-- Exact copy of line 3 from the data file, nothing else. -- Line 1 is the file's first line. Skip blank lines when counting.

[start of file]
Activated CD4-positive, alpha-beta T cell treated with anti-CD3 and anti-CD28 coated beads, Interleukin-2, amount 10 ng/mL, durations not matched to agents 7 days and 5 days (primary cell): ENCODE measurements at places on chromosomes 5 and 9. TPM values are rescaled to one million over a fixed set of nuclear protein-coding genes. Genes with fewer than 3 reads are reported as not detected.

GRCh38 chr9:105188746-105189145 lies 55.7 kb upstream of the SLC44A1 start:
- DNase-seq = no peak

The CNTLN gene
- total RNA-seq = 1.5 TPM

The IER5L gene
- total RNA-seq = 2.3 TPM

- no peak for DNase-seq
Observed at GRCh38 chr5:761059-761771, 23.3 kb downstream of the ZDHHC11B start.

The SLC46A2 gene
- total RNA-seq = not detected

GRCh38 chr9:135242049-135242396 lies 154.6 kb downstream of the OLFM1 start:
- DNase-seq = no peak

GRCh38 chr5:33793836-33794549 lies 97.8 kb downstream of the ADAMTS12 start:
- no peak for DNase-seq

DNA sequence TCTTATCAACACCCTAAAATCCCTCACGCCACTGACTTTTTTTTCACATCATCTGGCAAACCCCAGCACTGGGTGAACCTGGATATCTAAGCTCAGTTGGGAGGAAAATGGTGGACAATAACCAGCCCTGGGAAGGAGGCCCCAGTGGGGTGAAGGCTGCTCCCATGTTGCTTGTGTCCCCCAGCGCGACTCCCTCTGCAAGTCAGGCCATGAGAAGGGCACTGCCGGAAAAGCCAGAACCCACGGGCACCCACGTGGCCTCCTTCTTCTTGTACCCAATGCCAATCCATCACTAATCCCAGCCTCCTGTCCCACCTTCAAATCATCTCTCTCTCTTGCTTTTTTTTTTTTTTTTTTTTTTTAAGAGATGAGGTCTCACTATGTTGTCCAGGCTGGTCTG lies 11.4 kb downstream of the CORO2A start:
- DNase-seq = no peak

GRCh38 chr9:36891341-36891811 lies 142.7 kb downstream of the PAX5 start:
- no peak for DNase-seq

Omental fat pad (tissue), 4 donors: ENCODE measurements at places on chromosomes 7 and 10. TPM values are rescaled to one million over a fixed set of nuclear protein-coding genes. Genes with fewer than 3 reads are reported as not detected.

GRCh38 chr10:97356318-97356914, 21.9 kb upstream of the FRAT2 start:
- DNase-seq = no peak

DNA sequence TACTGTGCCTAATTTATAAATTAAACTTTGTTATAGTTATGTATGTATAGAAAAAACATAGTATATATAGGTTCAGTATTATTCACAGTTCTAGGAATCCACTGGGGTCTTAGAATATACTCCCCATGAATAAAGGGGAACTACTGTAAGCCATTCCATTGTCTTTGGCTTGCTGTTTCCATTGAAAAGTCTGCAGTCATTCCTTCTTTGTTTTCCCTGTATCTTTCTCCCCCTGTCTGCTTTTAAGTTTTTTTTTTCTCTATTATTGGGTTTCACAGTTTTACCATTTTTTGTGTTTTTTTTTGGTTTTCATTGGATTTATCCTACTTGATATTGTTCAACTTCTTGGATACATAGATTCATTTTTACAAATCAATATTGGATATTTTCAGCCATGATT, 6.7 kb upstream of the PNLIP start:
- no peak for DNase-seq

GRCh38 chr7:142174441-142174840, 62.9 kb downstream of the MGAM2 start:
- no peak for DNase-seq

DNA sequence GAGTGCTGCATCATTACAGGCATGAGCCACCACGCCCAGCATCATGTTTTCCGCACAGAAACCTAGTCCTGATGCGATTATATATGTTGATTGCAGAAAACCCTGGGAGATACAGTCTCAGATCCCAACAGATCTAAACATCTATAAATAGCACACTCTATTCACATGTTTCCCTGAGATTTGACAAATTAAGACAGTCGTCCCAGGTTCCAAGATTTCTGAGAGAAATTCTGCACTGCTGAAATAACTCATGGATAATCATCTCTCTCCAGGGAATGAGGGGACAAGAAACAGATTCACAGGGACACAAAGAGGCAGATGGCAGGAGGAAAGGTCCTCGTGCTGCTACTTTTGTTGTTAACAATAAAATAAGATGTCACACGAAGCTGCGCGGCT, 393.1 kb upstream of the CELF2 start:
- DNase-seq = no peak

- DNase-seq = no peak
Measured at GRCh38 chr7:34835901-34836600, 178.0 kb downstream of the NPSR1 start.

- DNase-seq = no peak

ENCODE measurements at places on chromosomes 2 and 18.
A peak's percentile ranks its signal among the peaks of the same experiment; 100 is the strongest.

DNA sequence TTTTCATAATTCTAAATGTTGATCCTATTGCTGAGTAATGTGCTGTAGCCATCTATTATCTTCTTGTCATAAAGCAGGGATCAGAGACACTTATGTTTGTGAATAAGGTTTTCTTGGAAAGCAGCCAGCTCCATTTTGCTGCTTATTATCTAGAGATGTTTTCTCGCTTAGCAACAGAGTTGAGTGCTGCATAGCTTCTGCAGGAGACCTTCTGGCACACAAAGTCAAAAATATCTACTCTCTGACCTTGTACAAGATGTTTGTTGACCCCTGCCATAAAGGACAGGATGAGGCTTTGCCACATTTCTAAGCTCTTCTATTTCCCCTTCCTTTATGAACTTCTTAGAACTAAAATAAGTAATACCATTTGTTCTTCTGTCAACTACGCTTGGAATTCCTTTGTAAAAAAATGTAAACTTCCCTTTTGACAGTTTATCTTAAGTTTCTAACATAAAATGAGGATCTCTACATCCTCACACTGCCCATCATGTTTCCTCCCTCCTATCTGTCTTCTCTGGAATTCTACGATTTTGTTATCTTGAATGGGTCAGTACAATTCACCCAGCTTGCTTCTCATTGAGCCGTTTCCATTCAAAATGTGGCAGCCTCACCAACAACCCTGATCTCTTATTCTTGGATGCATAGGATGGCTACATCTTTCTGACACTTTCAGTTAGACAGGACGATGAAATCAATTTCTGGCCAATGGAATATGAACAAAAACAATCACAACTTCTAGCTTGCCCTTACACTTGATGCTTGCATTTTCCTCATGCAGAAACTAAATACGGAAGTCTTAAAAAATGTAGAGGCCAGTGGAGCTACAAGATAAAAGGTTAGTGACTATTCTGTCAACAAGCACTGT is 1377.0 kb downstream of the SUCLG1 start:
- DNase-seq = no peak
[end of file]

- DNase-seq = no peak